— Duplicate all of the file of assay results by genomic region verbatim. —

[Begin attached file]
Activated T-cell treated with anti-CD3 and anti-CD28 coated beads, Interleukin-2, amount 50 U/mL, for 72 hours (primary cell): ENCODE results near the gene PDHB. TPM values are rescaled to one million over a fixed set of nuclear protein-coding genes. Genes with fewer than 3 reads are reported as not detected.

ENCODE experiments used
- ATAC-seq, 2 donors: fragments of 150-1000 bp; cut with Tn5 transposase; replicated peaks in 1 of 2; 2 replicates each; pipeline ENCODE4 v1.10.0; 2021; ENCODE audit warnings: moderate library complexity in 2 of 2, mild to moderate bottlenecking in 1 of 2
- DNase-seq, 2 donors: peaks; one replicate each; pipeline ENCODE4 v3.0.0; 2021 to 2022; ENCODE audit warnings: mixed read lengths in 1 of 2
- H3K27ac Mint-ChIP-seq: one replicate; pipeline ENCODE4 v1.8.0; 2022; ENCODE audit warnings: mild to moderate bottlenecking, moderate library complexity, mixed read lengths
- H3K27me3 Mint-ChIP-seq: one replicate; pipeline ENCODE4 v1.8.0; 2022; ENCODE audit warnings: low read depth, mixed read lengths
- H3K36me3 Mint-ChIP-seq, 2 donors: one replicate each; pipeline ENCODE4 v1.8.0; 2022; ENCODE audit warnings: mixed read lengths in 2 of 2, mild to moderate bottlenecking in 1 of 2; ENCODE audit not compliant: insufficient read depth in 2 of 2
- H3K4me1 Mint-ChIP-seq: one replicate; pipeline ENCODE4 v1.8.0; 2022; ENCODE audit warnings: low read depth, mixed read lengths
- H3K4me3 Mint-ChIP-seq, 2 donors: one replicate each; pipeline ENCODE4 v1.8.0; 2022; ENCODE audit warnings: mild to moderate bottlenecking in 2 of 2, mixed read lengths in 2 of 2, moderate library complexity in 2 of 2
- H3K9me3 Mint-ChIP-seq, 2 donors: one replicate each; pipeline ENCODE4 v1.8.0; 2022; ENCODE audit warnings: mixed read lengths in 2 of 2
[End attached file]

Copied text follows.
Activated T-cell treated with anti-CD3 and anti-CD28 coated beads, Interleukin-2, amount 50 U/mL, for 72 hours (primary cell): ENCODE results near the gene PDHB. TPM values are rescaled to one million over a fixed set of nuclear protein-coding genes. Genes with fewer than 3 reads are reported as not detected.

ENCODE experiments used
- ATAC-seq, 2 donors: fragments of 150-1000 bp; cut with Tn5 transposase; replicated peaks in 1 of 2; 2 replicates each; pipeline ENCODE4 v1.10.0; 2021; ENCODE audit warnings: moderate library complexity in 2 of 2, mild to moderate bottlenecking in 1 of 2
- DNase-seq, 2 donors: peaks; one replicate each; pipeline ENCODE4 v3.0.0; 2021 to 2022; ENCODE audit warnings: mixed read lengths in 1 of 2
- H3K27ac Mint-ChIP-seq: one replicate; pipeline ENCODE4 v1.8.0; 2022; ENCODE audit warnings: mild to moderate bottlenecking, moderate library complexity, mixed read lengths
- H3K27me3 Mint-ChIP-seq: one replicate; pipeline ENCODE4 v1.8.0; 2022; ENCODE audit warnings: low read depth, mixed read lengths
- H3K36me3 Mint-ChIP-seq, 2 donors: one replicate each; pipeline ENCODE4 v1.8.0; 2022; ENCODE audit warnings: mixed read lengths in 2 of 2, mild to moderate bottlenecking in 1 of 2; ENCODE audit not compliant: insufficient read depth in 2 of 2
- H3K4me1 Mint-ChIP-seq: one replicate; pipeline ENCODE4 v1.8.0; 2022; ENCODE audit warnings: low read depth, mixed read lengths
- H3K4me3 Mint-ChIP-seq, 2 donors: one replicate each; pipeline ENCODE4 v1.8.0; 2022; ENCODE audit warnings: mild to moderate bottlenecking in 2 of 2, mixed read lengths in 2 of 2, moderate library complexity in 2 of 2
- H3K9me3 Mint-ChIP-seq, 2 donors: one replicate each; pipeline ENCODE4 v1.8.0; 2022; ENCODE audit warnings: mixed read lengths in 2 of 2